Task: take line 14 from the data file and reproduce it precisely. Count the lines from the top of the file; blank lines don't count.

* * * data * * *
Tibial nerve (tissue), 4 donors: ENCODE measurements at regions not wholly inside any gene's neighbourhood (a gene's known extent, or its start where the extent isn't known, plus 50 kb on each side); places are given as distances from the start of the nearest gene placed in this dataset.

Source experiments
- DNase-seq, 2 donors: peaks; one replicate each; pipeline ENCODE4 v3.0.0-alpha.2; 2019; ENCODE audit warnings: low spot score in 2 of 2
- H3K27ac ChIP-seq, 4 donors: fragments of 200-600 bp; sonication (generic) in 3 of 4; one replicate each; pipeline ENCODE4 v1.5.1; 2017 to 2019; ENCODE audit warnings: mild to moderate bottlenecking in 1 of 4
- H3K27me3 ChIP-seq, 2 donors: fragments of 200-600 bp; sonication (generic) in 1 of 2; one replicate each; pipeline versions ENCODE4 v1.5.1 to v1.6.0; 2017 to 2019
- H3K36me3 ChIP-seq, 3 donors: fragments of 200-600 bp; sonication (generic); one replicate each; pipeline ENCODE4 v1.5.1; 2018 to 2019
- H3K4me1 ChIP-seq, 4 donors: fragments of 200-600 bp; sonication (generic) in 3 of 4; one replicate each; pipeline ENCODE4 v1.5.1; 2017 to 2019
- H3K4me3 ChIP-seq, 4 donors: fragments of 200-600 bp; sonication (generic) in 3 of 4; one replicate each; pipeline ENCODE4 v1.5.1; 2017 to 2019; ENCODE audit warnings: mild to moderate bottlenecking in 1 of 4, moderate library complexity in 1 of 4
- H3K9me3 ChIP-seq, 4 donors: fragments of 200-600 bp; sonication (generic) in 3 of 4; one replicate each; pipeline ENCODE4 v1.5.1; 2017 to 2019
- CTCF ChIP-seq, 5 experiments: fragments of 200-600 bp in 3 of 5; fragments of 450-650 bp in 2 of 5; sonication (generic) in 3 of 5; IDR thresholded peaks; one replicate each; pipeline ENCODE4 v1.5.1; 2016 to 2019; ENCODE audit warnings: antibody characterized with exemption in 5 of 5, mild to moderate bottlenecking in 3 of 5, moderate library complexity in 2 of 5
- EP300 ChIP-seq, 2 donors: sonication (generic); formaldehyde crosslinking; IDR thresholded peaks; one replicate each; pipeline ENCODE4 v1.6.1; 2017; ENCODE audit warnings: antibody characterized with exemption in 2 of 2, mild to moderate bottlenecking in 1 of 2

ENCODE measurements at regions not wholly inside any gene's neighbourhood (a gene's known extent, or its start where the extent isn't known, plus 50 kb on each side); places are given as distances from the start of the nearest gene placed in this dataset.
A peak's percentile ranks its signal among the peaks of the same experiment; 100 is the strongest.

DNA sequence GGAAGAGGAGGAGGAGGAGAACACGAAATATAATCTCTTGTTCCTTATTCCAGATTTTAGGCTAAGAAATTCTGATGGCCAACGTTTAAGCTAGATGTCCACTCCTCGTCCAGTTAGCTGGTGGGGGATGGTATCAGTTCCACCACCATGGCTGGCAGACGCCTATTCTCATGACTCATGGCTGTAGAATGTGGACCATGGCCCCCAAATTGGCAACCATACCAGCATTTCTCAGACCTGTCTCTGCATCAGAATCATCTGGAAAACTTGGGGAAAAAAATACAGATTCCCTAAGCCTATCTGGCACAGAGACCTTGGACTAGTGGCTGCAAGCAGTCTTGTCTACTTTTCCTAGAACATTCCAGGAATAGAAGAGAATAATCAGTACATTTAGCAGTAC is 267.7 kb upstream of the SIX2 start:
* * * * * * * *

DNA sequence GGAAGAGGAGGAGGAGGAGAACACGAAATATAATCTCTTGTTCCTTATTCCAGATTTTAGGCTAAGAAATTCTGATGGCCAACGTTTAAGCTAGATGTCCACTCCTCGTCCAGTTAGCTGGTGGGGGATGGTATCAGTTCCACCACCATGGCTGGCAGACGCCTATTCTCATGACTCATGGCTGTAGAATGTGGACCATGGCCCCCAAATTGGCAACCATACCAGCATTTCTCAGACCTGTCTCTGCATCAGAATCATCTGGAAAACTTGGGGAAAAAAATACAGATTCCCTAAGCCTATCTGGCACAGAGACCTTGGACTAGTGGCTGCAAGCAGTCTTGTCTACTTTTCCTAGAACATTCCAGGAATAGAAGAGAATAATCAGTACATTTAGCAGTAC is 267.7 kb upstream of the SIX2 start: